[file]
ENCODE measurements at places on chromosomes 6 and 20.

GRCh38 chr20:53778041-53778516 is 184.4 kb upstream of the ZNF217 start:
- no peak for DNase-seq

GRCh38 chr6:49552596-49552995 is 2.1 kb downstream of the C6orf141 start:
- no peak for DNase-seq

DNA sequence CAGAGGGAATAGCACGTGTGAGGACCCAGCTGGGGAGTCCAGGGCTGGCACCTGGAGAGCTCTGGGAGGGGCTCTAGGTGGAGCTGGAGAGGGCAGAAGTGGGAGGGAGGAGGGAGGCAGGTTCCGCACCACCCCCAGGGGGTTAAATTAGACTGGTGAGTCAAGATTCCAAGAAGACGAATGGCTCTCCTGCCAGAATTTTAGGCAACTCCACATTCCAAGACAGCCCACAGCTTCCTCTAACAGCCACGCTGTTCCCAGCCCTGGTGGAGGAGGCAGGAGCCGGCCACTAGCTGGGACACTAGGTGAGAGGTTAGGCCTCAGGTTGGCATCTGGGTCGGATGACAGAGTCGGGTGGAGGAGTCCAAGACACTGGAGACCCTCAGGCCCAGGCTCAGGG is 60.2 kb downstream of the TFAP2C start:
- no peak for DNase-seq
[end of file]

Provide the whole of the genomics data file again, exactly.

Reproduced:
ENCODE measurements at places on chromosomes 6 and 20.

GRCh38 chr20:53778041-53778516 is 184.4 kb upstream of the ZNF217 start:
- no peak for DNase-seq

GRCh38 chr6:49552596-49552995 is 2.1 kb downstream of the C6orf141 start:
- no peak for DNase-seq

DNA sequence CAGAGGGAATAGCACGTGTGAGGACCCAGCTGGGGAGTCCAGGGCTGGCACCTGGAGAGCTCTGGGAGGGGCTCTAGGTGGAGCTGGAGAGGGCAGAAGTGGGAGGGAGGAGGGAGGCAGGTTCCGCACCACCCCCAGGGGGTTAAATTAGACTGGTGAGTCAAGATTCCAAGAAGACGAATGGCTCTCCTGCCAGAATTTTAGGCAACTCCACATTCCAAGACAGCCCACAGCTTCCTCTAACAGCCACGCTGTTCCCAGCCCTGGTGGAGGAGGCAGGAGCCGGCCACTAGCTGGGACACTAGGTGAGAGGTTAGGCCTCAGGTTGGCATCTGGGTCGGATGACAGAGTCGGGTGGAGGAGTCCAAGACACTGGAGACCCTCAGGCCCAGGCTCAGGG is 60.2 kb downstream of the TFAP2C start:
- no peak for DNase-seq